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Ampacity and Wire Gauges | CircuitBread Practicals


Welcome to another episode of CircuitBread Practicals, where we talk about the intersection between electrical engineering and electrician work. As always, if you're doing any electrician work that you are not comfortable with, please go hire an electrician. It's a lot cheaper to hire an electrician than go to the emergency room.

Ampacity of Wires

With that out of the way let's talk about ampacity and ampacity of wires. I want to talk about ampacity of wires in particular because it's something that electricians use all the time and electrical engineers never use. I've noticed that when I talk to electricians, they seem to expect me to know what they're talking about, and frankly, I didn't until I looked it up.

Ampacity is the rating of a conductor under ideal conditions without it overheating. Basically, how much current can you run through a reasonable length wire under normal conditions, reasonable ambient temperature, and probably a bunch of other things before that wire gets too hot that it becomes dangerous. Now, who defines what dangerous is, is probably the NEC or something like that. Again, ampacity is simply the rating of a conductor of how much current, under normal conditions, can run through the wire without it becoming dangerous.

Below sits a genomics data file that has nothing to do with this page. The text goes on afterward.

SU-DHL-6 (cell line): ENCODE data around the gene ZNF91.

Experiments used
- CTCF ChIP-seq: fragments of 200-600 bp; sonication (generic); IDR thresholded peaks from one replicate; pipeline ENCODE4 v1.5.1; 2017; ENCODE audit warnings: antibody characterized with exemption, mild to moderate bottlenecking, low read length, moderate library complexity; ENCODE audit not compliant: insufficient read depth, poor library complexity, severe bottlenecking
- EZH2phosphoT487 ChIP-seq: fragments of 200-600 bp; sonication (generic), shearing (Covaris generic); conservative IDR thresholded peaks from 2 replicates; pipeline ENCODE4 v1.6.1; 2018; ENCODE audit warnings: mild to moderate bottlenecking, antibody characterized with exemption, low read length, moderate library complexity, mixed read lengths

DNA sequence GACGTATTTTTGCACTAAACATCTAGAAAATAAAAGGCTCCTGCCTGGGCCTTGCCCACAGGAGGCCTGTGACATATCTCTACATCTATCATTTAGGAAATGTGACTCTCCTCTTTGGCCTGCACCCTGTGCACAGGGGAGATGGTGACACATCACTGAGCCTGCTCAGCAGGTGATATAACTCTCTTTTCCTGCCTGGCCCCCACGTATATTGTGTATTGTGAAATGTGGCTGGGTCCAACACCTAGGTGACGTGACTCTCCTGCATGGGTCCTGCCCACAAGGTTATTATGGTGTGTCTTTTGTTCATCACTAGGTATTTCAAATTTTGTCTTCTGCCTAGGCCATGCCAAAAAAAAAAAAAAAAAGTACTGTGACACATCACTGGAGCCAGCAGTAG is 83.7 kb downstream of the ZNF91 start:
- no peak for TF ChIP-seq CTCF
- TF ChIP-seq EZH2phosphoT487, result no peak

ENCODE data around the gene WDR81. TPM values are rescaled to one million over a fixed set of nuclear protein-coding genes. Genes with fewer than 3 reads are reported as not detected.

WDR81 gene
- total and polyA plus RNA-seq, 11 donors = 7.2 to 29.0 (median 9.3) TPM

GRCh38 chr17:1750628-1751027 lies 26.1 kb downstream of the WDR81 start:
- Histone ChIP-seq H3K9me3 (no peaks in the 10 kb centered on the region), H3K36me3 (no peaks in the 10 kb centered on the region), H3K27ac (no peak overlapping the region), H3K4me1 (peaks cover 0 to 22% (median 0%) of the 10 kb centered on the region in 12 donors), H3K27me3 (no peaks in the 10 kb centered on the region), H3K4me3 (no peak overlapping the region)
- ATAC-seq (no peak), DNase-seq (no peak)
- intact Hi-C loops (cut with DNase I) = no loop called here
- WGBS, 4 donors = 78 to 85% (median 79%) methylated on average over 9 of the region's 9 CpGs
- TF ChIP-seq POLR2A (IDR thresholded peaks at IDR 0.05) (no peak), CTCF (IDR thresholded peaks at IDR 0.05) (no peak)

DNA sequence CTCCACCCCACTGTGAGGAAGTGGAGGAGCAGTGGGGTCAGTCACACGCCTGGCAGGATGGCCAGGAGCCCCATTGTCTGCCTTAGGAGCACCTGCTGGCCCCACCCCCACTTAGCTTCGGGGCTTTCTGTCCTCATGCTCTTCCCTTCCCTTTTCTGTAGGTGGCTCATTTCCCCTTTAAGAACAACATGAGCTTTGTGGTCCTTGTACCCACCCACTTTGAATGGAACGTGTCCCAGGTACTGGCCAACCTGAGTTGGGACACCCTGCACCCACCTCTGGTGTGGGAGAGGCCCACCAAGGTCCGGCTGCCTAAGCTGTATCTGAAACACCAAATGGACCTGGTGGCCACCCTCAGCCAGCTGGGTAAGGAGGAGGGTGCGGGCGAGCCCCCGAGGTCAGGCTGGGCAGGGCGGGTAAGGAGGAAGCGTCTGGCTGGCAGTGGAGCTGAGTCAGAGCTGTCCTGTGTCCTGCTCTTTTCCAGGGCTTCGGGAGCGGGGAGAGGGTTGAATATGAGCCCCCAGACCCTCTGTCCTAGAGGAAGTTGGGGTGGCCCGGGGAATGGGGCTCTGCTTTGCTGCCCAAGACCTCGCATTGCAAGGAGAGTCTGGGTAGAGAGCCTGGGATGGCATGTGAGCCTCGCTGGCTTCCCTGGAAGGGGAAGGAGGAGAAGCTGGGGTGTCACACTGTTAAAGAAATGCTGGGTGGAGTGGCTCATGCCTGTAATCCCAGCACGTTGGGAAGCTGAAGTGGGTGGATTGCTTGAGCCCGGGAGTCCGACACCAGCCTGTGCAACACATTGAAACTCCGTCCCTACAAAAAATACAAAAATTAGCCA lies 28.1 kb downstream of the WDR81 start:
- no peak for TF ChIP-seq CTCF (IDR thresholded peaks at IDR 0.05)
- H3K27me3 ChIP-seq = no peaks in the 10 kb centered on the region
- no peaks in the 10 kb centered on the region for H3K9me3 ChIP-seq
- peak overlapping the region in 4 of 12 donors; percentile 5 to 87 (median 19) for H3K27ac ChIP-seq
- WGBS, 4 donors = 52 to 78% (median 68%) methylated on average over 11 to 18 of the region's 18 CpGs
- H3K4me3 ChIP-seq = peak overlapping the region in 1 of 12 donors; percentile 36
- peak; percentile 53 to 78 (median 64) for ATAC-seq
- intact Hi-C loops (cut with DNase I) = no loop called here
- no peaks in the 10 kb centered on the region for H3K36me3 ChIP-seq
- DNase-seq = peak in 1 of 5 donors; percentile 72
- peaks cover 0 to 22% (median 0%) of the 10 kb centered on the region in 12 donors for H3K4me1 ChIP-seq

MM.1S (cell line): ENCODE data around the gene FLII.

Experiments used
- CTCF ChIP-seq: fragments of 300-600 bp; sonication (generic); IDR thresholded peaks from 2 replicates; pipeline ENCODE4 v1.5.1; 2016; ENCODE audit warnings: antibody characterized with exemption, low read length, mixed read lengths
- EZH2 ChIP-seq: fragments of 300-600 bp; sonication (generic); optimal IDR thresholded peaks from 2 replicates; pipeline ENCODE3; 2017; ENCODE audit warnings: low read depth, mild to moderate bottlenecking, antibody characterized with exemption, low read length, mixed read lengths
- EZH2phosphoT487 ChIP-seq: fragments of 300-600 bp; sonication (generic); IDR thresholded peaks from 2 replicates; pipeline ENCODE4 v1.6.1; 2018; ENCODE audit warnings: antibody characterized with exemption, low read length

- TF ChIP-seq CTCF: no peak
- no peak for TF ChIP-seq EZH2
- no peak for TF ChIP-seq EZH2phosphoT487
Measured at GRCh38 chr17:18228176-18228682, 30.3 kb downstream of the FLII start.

And that's it for ampacity!

Gauges of Wires and Different Conductor Types

I would like to actually use this opportunity to also talk about the different conductors and gauge sizes that you normally work with as doing electrical work in a house. With commercial and industrial, it's going to be completely different but when you're doing a house, there are certain gauges of wires that are very commonly used and they're rated for different sizes of breakers.

The two most common sizes of wire in residential applications are 14 gauge and 12 gauge. In the picture below, we see 14 gauge Romex and 12 gauge Romex.

12-gauge and 14-gauge Electrical Wires
12-gauge and 14-gauge Electrical Wires